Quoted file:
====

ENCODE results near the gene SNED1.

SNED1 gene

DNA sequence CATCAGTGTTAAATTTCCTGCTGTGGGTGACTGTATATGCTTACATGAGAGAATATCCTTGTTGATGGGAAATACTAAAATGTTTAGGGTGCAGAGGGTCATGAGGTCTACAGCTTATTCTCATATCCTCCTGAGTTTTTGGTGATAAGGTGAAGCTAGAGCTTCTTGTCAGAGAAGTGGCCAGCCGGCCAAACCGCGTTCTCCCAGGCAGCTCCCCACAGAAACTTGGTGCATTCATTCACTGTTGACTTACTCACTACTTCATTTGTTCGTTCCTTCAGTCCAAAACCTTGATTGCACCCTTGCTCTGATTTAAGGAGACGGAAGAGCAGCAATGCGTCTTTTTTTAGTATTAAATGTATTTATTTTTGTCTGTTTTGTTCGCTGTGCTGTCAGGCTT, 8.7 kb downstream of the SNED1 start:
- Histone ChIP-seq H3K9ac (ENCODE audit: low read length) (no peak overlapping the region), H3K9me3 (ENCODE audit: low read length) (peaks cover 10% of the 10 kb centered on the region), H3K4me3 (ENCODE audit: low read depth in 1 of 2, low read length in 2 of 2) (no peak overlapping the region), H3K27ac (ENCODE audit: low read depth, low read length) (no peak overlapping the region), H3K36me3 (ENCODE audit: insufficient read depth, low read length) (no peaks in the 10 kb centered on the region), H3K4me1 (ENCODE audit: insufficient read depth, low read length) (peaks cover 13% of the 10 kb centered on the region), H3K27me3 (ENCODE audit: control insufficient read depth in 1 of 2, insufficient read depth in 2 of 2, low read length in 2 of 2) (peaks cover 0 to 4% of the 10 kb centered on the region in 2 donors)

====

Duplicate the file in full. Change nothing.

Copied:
ENCODE results near the gene SNED1.

SNED1 gene

DNA sequence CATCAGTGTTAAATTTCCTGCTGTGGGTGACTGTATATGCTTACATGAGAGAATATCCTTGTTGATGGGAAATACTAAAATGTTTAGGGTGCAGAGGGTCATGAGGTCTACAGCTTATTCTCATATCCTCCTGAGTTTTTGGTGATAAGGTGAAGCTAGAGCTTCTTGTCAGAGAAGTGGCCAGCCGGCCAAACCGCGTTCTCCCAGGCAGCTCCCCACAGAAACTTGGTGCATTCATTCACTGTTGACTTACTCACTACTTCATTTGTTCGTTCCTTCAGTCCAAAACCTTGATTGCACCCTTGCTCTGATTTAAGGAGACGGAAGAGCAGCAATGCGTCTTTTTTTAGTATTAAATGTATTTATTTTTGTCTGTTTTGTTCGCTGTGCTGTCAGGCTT, 8.7 kb downstream of the SNED1 start:
- Histone ChIP-seq H3K9ac (ENCODE audit: low read length) (no peak overlapping the region), H3K9me3 (ENCODE audit: low read length) (peaks cover 10% of the 10 kb centered on the region), H3K4me3 (ENCODE audit: low read depth in 1 of 2, low read length in 2 of 2) (no peak overlapping the region), H3K27ac (ENCODE audit: low read depth, low read length) (no peak overlapping the region), H3K36me3 (ENCODE audit: insufficient read depth, low read length) (no peaks in the 10 kb centered on the region), H3K4me1 (ENCODE audit: insufficient read depth, low read length) (peaks cover 13% of the 10 kb centered on the region), H3K27me3 (ENCODE audit: control insufficient read depth in 1 of 2, insufficient read depth in 2 of 2, low read length in 2 of 2) (peaks cover 0 to 4% of the 10 kb centered on the region in 2 donors)